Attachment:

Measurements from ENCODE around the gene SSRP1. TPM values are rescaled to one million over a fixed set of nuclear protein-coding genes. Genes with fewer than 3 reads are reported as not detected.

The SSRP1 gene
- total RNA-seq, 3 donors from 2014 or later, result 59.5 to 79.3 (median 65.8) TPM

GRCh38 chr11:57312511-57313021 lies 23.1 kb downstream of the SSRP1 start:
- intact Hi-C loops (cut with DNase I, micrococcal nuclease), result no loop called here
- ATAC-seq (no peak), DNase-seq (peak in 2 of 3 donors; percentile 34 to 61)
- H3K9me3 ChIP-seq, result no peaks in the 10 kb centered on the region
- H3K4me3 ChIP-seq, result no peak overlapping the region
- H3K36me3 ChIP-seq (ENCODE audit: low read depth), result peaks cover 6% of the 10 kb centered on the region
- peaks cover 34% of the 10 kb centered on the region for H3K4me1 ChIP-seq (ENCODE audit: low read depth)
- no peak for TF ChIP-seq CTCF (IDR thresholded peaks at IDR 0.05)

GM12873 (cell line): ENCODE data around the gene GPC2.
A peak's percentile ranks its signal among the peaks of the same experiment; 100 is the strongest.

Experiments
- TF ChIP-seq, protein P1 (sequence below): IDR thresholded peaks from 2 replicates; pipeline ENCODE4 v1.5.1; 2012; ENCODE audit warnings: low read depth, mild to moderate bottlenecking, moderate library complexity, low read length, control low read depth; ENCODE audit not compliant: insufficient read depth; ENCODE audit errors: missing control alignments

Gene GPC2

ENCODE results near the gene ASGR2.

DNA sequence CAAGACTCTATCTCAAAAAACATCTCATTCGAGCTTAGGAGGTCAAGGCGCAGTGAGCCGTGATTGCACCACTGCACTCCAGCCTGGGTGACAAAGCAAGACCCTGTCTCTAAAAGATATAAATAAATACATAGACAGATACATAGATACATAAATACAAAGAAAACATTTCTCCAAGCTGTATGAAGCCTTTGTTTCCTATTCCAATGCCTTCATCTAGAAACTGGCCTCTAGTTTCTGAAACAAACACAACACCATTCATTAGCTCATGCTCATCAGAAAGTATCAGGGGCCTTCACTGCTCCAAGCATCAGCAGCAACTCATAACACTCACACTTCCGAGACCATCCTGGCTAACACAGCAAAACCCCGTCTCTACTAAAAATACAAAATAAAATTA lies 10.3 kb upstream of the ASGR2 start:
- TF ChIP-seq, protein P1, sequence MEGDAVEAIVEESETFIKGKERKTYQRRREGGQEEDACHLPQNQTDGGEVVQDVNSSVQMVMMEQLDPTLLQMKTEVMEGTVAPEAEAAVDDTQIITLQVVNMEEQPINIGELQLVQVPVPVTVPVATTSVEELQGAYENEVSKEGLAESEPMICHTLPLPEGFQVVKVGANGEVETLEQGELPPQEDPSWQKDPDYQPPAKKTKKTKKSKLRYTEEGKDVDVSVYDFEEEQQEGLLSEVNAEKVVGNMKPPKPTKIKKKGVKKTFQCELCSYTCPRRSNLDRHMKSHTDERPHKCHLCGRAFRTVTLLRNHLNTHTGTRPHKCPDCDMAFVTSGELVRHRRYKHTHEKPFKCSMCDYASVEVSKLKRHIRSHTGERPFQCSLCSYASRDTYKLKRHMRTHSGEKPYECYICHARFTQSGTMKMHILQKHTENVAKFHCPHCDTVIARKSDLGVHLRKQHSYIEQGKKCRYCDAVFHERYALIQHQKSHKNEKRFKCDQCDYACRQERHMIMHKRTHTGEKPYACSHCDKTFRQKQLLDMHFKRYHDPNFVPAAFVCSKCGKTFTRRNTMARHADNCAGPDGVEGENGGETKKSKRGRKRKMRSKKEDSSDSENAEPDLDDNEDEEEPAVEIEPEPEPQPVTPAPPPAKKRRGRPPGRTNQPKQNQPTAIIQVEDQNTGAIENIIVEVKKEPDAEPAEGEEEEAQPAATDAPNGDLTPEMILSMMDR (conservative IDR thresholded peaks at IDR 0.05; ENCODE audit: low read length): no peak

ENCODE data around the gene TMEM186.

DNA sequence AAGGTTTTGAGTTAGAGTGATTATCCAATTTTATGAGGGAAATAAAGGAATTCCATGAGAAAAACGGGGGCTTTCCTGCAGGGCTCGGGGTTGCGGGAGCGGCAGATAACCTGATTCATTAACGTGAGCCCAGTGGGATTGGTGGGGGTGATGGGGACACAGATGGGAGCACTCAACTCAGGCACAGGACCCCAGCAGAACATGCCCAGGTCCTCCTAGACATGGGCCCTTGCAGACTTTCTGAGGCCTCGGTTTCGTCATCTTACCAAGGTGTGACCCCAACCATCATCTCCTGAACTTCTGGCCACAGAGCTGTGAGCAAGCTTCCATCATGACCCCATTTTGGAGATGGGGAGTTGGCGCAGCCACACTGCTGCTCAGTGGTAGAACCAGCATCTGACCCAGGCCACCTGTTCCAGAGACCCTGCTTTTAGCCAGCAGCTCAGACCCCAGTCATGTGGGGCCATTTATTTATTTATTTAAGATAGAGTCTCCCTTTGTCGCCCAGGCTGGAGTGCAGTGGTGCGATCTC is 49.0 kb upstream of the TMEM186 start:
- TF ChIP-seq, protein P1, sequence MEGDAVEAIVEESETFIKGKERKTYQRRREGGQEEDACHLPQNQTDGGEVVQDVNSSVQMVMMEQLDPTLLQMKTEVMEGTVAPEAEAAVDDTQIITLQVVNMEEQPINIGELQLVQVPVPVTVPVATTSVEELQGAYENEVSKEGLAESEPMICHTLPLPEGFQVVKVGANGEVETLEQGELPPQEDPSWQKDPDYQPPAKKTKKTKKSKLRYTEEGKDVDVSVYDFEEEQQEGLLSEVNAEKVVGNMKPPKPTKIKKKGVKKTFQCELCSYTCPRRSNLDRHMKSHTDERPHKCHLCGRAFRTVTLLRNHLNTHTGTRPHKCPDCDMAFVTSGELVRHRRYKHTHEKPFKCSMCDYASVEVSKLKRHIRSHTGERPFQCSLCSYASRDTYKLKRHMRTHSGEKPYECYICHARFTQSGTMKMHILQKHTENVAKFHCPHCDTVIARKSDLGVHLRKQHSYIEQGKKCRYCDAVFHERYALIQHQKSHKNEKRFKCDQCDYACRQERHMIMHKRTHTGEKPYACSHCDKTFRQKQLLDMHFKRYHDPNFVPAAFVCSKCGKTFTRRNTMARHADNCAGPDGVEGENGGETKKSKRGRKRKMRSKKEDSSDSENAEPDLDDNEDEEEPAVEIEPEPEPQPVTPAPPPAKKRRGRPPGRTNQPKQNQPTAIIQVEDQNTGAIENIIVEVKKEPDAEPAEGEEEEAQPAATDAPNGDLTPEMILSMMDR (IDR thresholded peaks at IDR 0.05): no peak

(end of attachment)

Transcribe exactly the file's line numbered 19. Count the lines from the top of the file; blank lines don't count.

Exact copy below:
- TF ChIP-seq, protein P1, sequence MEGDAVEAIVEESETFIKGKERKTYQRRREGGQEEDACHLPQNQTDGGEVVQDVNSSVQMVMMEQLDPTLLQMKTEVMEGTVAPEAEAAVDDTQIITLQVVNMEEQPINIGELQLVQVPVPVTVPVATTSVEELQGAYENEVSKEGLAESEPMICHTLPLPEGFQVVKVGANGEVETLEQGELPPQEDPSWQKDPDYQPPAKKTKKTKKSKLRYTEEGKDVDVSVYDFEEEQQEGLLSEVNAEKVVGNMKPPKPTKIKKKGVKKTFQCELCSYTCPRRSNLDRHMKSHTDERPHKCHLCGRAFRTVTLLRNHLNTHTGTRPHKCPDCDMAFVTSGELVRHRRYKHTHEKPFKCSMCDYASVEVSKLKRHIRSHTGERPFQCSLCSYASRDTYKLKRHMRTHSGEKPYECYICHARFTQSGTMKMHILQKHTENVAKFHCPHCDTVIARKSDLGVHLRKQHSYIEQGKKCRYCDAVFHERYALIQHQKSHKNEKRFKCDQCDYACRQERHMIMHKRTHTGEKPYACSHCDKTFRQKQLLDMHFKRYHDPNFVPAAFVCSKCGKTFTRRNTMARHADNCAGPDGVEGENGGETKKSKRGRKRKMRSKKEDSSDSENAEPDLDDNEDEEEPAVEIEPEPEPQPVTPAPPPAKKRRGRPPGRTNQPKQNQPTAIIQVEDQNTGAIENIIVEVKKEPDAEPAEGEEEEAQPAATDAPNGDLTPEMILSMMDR (conservative IDR thresholded peaks at IDR 0.05; ENCODE audit: low read length): no peak